New Study Reveals How Managing Pregnancy Treatment Can Help Reduce Chances Of Childhood Asthma

New Study Reveals How Managing Pregnancy Treatment Can Help Reduce Chances Of Childhood Asthma

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 New research has shown that managing pregnancy treatment can help reduce the chances of childhood asthma. Find out all about it and what you can do now. 

If you have asthma and you are pregnant, the chances are that you may be a tad concerned about whether your little one will end up suffering with this uncomfortable condition, too. 

Unfortunately, asthma can be genetic, meaning that if both parents suffer from the condition, the child is more likely to develop it. 

But, luckily, researchers have found that there are things that you can do during pregnancy to reduce the risk of your child developing asthma.

Importantly, this isn’t about changing your lifestyle or taking any dramatic steps – but, instead, about simply effectively managing your own symptoms throughout your pregnancy.

The risks of poorly-managed asthma during pregnancy

It has long been proven that poorly managed asthma symptoms during pregnancy can cause a number of health problems for both mother and child. 

As far as the mother is concerned, the new surge of hormones created in the system during pregnancy can either alleviate or aggravate asthma (although a third of women experience no change whatsoever). 

For those who experience heightened symptoms, a structured and well-managed treatment plan is essential to avoid any further exacerbation, or impact on the baby.

In a pregnant woman, severe asthma untreated during pregnancy can cause:              

  • Severe morning sickness
  • Problems with the placenta
  • Vaginal bleeding
  • High blood pressure

However, there are also threats to the baby. This is because the foetus relies on a constant and rich supply of oxygen through blood via the placenta.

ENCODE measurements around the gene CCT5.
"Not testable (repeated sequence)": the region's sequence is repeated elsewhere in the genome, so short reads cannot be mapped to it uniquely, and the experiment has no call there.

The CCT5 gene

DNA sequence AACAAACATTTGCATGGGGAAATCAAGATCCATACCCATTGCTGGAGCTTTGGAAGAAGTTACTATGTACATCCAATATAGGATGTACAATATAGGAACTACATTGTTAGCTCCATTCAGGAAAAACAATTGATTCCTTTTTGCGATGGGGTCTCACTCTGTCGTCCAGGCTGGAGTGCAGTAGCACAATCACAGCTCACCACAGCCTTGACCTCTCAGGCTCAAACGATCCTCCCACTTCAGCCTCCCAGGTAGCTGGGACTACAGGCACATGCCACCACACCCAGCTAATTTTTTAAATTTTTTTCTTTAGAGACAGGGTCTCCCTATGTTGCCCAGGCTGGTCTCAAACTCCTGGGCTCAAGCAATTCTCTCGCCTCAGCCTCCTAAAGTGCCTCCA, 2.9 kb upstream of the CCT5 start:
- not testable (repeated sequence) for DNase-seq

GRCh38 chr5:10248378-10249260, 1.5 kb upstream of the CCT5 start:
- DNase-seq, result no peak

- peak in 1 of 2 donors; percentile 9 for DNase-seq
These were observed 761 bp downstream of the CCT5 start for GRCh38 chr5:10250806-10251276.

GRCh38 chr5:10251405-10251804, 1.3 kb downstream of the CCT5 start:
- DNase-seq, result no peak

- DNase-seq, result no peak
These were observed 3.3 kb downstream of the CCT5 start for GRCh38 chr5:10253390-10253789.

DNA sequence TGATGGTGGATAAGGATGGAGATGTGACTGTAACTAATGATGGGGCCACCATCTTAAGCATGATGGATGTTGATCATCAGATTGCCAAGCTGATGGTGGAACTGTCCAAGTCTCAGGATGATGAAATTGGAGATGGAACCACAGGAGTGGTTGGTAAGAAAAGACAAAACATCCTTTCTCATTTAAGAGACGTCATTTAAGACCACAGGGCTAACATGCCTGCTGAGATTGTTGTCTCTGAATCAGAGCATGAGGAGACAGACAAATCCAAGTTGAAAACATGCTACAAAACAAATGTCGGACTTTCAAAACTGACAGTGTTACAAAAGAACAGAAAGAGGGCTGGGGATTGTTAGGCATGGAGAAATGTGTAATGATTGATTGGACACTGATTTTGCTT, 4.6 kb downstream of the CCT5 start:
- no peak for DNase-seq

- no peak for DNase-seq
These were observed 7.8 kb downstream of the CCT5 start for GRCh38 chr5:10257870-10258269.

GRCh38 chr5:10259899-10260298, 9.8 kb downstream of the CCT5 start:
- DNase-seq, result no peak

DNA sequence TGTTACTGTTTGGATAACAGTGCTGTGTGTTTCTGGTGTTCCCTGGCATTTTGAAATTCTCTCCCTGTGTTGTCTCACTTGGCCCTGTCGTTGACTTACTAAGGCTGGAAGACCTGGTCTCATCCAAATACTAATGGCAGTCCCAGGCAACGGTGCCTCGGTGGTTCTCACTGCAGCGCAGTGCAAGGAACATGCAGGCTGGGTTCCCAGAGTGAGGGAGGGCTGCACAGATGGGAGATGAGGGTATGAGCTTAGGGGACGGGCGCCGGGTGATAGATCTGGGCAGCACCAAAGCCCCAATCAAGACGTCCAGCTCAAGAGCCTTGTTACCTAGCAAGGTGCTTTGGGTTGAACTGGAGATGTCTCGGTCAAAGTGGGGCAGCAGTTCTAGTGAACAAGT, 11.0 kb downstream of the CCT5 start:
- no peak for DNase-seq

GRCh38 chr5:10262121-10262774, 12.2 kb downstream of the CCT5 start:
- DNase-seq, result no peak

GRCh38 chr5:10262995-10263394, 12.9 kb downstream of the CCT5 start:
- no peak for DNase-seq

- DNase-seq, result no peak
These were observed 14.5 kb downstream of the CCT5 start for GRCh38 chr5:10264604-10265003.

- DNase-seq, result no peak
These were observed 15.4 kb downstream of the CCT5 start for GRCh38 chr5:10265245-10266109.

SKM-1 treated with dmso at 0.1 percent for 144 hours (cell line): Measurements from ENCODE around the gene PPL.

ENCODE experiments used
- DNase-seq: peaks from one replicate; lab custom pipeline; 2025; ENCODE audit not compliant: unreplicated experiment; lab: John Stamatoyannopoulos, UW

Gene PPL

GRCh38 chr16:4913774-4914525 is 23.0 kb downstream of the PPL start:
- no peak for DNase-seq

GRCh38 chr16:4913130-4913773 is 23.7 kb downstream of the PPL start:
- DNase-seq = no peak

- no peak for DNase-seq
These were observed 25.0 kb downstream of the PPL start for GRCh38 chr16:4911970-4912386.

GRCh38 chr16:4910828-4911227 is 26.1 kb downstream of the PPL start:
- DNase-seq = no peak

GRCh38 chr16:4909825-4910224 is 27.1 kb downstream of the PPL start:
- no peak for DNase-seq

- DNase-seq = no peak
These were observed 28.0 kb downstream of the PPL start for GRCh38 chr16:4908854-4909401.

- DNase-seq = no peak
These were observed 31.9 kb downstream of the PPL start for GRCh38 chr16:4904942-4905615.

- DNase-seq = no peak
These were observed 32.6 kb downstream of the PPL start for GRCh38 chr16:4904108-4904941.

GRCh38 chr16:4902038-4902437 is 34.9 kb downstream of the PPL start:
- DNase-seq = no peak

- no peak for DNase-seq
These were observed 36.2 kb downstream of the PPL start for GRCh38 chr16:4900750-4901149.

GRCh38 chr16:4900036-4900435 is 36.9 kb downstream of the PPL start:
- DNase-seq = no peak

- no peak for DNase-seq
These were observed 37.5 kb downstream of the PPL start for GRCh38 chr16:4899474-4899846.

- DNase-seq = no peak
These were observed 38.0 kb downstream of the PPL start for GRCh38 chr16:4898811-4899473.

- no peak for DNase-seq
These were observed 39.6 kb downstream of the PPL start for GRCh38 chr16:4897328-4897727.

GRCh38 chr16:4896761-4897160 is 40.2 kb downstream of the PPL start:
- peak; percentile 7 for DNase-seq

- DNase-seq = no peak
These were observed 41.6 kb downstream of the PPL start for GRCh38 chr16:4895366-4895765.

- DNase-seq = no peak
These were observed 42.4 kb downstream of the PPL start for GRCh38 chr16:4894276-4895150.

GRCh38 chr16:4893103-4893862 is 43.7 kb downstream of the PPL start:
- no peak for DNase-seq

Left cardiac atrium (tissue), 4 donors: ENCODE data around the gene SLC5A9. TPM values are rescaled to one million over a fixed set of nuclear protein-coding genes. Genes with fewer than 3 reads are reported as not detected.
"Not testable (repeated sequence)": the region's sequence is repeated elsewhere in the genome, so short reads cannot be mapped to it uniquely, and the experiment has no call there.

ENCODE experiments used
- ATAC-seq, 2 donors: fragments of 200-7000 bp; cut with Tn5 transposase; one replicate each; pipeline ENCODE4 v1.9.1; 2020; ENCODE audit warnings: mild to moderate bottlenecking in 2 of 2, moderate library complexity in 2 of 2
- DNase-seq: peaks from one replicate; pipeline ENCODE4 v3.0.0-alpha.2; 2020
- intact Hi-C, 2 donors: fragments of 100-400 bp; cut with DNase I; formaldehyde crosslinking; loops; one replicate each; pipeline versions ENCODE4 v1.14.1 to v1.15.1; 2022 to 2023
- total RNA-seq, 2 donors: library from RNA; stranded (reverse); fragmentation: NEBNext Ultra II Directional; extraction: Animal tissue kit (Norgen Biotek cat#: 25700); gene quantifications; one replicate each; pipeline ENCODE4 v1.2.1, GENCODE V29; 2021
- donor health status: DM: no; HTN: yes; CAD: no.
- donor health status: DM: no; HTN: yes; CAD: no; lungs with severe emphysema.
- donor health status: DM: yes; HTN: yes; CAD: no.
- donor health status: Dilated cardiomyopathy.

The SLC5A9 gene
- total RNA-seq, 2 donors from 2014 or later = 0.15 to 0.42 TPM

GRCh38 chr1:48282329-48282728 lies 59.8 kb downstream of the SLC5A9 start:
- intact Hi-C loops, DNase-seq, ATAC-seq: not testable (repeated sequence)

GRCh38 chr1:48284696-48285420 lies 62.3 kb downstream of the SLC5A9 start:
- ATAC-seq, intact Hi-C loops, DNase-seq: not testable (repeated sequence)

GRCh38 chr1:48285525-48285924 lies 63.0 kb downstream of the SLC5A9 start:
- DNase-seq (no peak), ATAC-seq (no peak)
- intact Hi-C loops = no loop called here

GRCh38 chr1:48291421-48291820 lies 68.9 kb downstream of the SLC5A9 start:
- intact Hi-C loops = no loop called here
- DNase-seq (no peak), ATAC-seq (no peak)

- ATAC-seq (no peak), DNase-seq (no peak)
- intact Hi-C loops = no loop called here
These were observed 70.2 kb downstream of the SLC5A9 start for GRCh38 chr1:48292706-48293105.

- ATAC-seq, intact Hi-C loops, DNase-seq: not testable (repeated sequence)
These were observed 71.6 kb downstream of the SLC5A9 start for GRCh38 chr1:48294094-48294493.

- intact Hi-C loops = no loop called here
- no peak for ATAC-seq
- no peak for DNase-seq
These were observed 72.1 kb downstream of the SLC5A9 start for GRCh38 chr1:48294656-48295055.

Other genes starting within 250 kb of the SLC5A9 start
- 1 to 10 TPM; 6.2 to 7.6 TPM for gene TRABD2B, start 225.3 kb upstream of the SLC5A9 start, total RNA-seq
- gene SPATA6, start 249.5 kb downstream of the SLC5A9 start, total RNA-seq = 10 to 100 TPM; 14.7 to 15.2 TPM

So, if your asthma symptoms are not under control, the blood they receive from you may not contain a high enough oxygen saturation. 

Although uncommon, the results of this could include low birth weight, premature delivery or a heightened likelihood of developing asthma in childhood.

The benefits of managing pregnancy treatment of asthma

Besides the obvious need to avoid exacerbating your own asthma symptoms, there are many benefits to managing your condition for your child. As a new study by the University of Newcastle, Australia, has found, proper management of asthma in expectant mothers can halve the chance of the child developing the condition.

According to ABC, the study, which tested the impact of an asthma management plan on pregnant women with the illness, found that by simply following a normal asthma management strategy, expectant mothers could also reduce their chance of experiencing an asthma attack by half. 

The long-term project medicated bothers based on their symptoms such as wheezing or coughing, and measuring lung inflammation using a breath test to determine how much medication the woman should be using each month. 

As researcher, Dr Vanessa Murphy said, 

“What we found was this approach significantly reduced the rate of asthma attacks in pregnancy by half.

The study also followed up with the children’s health when they were between four and six years old to see how many developed asthma. The result was almost a 50 per cent reduction in doctor-diagnosed asthma in preschool aged children of women who successfully managed their asthma.

Even those children who did develop asthma were presented less frequently to emergency departments through asthma attacks, and required less medication to manage their own symptoms. 

According to The Cessnock Advertiser, Murphy and co-researcher Professor Joerg Mattes said:

The study’s findings are significant because asthma is the most common chronic disease affecting more than 10 percent of pregnant women. Implementation of this approach in clinical practice has the potential to reduce asthma rates among a group of children at high risk of developing the disease.”